Journal of Cutaneous and Aesthetic Surgery
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Year : 2016  |  Volume : 9  |  Issue : 1  |  Page : 45-47
Double hatchet flap for scalp defect reconstruction

Department of Dermatology, San Jacopo Hospital, Pistoia, Italy

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Date of Web Publication11-Mar-2016

How to cite this article:
Cecchi R, Bartoli L, Brunetti L, Troiano G. Double hatchet flap for scalp defect reconstruction. J Cutan Aesthet Surg 2016;9:45-7

How to cite this URL:
Cecchi R, Bartoli L, Brunetti L, Troiano G. Double hatchet flap for scalp defect reconstruction. J Cutan Aesthet Surg [serial online] 2016 [cited 2022 Aug 14];9:45-7. Available from:

Dear Editor,

The repair of scalp defects, not suitable for primary closures, can be problematic due to the limited mobility of the scalp tissue. Traditional local flaps have a limited role at this level to restore moderate size defects. Second intention healing or skin grafting are reasonable options, especially in older patients. However, both methods inevitably result in suboptimal cosmetic outcomes with depressed, dyschromic, and hairless scars. Therefore, new reconstruction approaches are always welcome.

The "hatchet" flap is a procedure first described by Emmett in 1977, that has been successfully used in recent years to repair wounds in different body areas, including the craniofacial region, trunk, and limbs. [1],[2] In particular, the modified double hatchet flap (DHF) technique has shown excellent results in the reconstruction of moderate to large scalp defects. [3],[4]

We report our favorable experience with the use of DHF in 22 patients (nine females, 13 men) with skin defects in different scalp sites, following tumor excisions. The patient ages were 64-88 years (mean age 71 years). Defect sizes ranged from 2.5-4.7 cm (mean 3.3 cm). Further data are indicated in [Table 1]. In all cases, two hatchet flaps were incised on either side of the defect to the defect. The length of each flap was approximately 1.5 times the wound diameter, while the width of the pedicle equaled the defect radius. Dissection was usually performed at a subgaleal level. The flaps were advanced and rotated to cover the primary defect, while the opposite poles were closed in a V-Y fashion. Flap edges were sutured with simple, interrupted, nonabsorbable sutures, or metallic stitches. Buried sutures were added, if necessary. The mean follow-up was 5.2 months (range 1-10 months).
Table 1: Patient and defect data

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All surgical procedures were performed under local anesthesia. No relevant complications, such as extensive flap necrosis, wound dehiscence, or scar retraction were observed during follow-up. Minimal flap necrosis occurred on the mid-scalp of three patients with prominent actinic damage. Satisfactory cosmetic outcomes were apparent in all cases. Some patients are illustrated in [Figure 1] and [Figure 2].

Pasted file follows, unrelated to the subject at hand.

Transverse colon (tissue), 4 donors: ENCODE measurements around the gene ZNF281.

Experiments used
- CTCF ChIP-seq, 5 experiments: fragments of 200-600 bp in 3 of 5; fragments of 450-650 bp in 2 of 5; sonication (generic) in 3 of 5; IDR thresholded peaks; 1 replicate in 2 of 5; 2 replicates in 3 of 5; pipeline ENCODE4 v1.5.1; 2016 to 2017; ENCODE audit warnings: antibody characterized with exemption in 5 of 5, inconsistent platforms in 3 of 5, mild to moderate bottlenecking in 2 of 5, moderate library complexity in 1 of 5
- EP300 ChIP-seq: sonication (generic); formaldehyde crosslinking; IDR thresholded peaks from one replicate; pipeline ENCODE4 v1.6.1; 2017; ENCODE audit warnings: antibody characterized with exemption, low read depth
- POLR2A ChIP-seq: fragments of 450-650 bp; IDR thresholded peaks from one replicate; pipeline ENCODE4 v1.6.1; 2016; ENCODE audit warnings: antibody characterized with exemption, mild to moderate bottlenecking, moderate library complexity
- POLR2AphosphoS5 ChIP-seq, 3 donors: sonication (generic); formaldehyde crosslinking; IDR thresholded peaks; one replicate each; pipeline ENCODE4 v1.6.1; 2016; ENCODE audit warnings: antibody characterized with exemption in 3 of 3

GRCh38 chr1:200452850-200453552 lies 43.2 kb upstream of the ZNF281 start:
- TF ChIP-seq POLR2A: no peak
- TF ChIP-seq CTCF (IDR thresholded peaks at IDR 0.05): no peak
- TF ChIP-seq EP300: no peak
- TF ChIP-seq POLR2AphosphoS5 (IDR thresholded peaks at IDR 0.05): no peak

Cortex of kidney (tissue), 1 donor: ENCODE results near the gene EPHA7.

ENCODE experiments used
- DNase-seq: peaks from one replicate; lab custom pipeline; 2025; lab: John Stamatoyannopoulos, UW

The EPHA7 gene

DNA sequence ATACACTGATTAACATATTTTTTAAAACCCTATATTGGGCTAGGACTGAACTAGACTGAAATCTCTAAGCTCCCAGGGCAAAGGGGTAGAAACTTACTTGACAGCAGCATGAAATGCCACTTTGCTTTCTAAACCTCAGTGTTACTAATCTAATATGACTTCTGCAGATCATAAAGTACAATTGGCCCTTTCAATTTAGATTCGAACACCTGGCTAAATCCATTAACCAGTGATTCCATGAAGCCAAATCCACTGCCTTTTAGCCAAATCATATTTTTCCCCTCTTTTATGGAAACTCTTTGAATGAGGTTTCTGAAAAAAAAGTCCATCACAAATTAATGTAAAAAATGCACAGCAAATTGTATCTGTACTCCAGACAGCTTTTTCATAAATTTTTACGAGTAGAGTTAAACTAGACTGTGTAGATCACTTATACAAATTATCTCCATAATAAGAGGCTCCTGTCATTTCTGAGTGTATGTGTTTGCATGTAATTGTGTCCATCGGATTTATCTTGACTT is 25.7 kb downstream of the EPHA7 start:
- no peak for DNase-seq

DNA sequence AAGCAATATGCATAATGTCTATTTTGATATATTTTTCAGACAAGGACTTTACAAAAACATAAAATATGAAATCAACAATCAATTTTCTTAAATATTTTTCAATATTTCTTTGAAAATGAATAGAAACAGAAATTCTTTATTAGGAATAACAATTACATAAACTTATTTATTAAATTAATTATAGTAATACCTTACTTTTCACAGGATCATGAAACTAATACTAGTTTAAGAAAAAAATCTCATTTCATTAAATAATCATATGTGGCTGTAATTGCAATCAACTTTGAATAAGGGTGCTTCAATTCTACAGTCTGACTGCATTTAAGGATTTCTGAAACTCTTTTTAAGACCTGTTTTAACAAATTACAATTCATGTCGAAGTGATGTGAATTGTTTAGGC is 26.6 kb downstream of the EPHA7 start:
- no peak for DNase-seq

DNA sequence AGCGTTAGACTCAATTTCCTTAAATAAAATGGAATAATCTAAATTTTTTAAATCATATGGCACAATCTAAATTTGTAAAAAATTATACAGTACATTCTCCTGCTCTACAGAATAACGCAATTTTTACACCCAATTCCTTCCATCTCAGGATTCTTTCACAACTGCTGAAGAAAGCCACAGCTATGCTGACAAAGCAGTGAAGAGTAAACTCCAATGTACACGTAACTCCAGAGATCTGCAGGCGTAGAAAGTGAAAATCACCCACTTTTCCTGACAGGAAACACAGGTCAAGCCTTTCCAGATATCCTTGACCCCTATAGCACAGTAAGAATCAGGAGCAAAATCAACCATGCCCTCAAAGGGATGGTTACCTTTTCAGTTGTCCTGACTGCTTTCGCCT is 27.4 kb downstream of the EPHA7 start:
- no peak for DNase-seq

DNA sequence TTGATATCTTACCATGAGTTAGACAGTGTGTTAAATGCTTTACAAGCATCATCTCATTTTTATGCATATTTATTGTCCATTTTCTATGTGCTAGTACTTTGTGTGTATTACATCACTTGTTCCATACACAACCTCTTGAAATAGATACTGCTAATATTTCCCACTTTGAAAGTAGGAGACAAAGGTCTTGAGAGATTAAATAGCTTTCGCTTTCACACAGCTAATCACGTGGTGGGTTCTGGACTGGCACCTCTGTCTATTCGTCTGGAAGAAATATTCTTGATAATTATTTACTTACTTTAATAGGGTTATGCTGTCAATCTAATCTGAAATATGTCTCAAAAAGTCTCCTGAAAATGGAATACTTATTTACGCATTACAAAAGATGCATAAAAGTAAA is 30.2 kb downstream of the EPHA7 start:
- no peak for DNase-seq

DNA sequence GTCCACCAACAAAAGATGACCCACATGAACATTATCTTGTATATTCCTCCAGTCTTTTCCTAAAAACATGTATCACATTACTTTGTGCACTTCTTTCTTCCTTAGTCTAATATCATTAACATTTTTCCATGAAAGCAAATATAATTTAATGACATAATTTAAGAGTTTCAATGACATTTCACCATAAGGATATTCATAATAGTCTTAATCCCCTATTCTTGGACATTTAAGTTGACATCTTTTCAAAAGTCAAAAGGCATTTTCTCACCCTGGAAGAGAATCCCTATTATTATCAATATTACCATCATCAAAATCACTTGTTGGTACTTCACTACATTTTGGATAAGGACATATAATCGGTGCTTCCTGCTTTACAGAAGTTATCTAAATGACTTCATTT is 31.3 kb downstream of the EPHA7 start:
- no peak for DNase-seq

Figure 1: (a) Frontal/temporal scalp defect after excision of basal cell carcinoma and design of double hatchet flap, (b) double hatchet flap incision and mobilization, (c) view of suture, (d) result after a month

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Figure 2: (a) Defect of the vertex after excision of keratoacanthoma and double hatchet flap marking, (b) flap suture, (c) result after a month

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A variety of flap procedures can be achieved to restore scalp wounds. Unilateral or bilateral rotational and transposition flaps are more often used, particularly for losses of the hair-bearing scalp. However, they require extensive incisions and mobilization of skin areas, which are 4-5 times the diameter of defects, in order to allow tension-free closures. [4] Advancement flaps are of little benefit on the scalp, with the exclusion of the central forehead.

DHF is a reliable, versatile, and effective procedure to reconstruct skin defects of moderate to larger size in different scalp regions. [3],[4] The combined effect of rotation and advancing of these flaps allows coverage with a distribution of the traction forces in two opposite directions from the defect. Although, the flap's rotation is made on a relatively narrow pedicle, ischemic failures usually do not occur in areas with a rich vascular network, such as the head. To overcome this risk, the flap base should not be smaller than half the defect to be restored. Finally, DHF should be planned allowing the preservation of the hairline, to warrant a better cosmetic result.

In conclusion, DHF is an easy, time-sparing, but effective solution for single-stage defect reconstruction in a problematic body site such as the scalp.

Financial support and sponsorship


Conflicts of interest

There are no conflicts of interest.

   References Top

Emmett AJ. The closure of defects by using adjacent triangular flaps with subcutaneous pedicles. Plast Reconstr Surg 1977;59:45-52.  Back to cited text no. 1
Sowerby LJ, Taylor SM, Moore CC. The double hatchet flap: A workhorse in head and neck local flap reconstruction. Arch Facial Plast Surg 2010;12:198-201.  Back to cited text no. 2
Fernández-Calderón M, Casado-Sánchez C, Cabrera-Sánchez E, Casado-Pérez C. Versatility of hatchet flaps for the repair of scalp defects. Actas Dermosifiliogr 2012;103:629-31.  Back to cited text no. 3
Schultheis K, Kaufmann R, Meissner M. The double hatchet flap as a potential alternative closure technique for scalp defects. J Dtsch Dermatol Ges 2015;13:73-5.  Back to cited text no. 4

Correspondence Address:
Roberto Cecchi
UO Dermatologia, San Jacopo Hospital, Pistoia - 51100
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Source of Support: None, Conflict of Interest: None

DOI: 10.4103/0974-2077.178556

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  [Figure 1], [Figure 2]

  [Table 1]

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